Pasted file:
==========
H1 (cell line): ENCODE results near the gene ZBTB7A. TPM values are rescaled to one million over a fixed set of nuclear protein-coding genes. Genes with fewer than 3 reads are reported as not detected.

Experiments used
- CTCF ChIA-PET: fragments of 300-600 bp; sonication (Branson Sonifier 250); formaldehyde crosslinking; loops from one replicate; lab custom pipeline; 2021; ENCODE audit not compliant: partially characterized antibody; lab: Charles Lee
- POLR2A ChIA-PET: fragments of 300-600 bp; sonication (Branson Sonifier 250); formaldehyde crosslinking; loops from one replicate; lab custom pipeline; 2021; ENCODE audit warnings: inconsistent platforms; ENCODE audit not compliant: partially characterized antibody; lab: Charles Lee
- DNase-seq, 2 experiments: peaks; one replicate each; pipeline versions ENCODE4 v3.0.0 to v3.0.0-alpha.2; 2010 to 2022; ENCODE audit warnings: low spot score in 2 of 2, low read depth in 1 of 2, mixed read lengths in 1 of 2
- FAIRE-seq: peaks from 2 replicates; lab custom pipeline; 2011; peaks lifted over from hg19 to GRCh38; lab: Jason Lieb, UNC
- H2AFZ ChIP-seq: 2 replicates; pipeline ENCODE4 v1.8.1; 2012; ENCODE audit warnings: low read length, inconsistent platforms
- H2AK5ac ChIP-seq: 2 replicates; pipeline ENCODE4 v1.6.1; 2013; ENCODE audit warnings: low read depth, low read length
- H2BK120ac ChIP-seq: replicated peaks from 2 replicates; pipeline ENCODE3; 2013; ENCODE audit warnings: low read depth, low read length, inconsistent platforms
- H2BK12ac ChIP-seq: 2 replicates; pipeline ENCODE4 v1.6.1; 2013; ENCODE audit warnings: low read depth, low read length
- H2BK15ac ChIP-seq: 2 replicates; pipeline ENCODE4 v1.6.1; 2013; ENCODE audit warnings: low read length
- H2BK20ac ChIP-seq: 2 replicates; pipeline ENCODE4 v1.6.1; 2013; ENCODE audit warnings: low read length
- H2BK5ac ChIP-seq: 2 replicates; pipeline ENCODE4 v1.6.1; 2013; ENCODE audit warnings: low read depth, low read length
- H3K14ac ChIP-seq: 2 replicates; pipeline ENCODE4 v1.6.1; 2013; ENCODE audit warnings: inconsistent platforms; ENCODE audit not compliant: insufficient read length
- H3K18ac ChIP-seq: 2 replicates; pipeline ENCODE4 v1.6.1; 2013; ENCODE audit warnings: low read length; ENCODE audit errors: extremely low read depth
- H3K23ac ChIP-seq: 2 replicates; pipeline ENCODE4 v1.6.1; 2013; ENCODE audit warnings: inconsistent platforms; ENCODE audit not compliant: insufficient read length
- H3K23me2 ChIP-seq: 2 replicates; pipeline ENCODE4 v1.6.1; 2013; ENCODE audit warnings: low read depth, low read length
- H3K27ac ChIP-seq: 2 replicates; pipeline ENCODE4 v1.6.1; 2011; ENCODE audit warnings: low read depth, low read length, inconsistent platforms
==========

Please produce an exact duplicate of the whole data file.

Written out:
H1 (cell line): ENCODE results near the gene ZBTB7A. TPM values are rescaled to one million over a fixed set of nuclear protein-coding genes. Genes with fewer than 3 reads are reported as not detected.

Experiments used
- CTCF ChIA-PET: fragments of 300-600 bp; sonication (Branson Sonifier 250); formaldehyde crosslinking; loops from one replicate; lab custom pipeline; 2021; ENCODE audit not compliant: partially characterized antibody; lab: Charles Lee
- POLR2A ChIA-PET: fragments of 300-600 bp; sonication (Branson Sonifier 250); formaldehyde crosslinking; loops from one replicate; lab custom pipeline; 2021; ENCODE audit warnings: inconsistent platforms; ENCODE audit not compliant: partially characterized antibody; lab: Charles Lee
- DNase-seq, 2 experiments: peaks; one replicate each; pipeline versions ENCODE4 v3.0.0 to v3.0.0-alpha.2; 2010 to 2022; ENCODE audit warnings: low spot score in 2 of 2, low read depth in 1 of 2, mixed read lengths in 1 of 2
- FAIRE-seq: peaks from 2 replicates; lab custom pipeline; 2011; peaks lifted over from hg19 to GRCh38; lab: Jason Lieb, UNC
- H2AFZ ChIP-seq: 2 replicates; pipeline ENCODE4 v1.8.1; 2012; ENCODE audit warnings: low read length, inconsistent platforms
- H2AK5ac ChIP-seq: 2 replicates; pipeline ENCODE4 v1.6.1; 2013; ENCODE audit warnings: low read depth, low read length
- H2BK120ac ChIP-seq: replicated peaks from 2 replicates; pipeline ENCODE3; 2013; ENCODE audit warnings: low read depth, low read length, inconsistent platforms
- H2BK12ac ChIP-seq: 2 replicates; pipeline ENCODE4 v1.6.1; 2013; ENCODE audit warnings: low read depth, low read length
- H2BK15ac ChIP-seq: 2 replicates; pipeline ENCODE4 v1.6.1; 2013; ENCODE audit warnings: low read length
- H2BK20ac ChIP-seq: 2 replicates; pipeline ENCODE4 v1.6.1; 2013; ENCODE audit warnings: low read length
- H2BK5ac ChIP-seq: 2 replicates; pipeline ENCODE4 v1.6.1; 2013; ENCODE audit warnings: low read depth, low read length
- H3K14ac ChIP-seq: 2 replicates; pipeline ENCODE4 v1.6.1; 2013; ENCODE audit warnings: inconsistent platforms; ENCODE audit not compliant: insufficient read length
- H3K18ac ChIP-seq: 2 replicates; pipeline ENCODE4 v1.6.1; 2013; ENCODE audit warnings: low read length; ENCODE audit errors: extremely low read depth
- H3K23ac ChIP-seq: 2 replicates; pipeline ENCODE4 v1.6.1; 2013; ENCODE audit warnings: inconsistent platforms; ENCODE audit not compliant: insufficient read length
- H3K23me2 ChIP-seq: 2 replicates; pipeline ENCODE4 v1.6.1; 2013; ENCODE audit warnings: low read depth, low read length
- H3K27ac ChIP-seq: 2 replicates; pipeline ENCODE4 v1.6.1; 2011; ENCODE audit warnings: low read depth, low read length, inconsistent platforms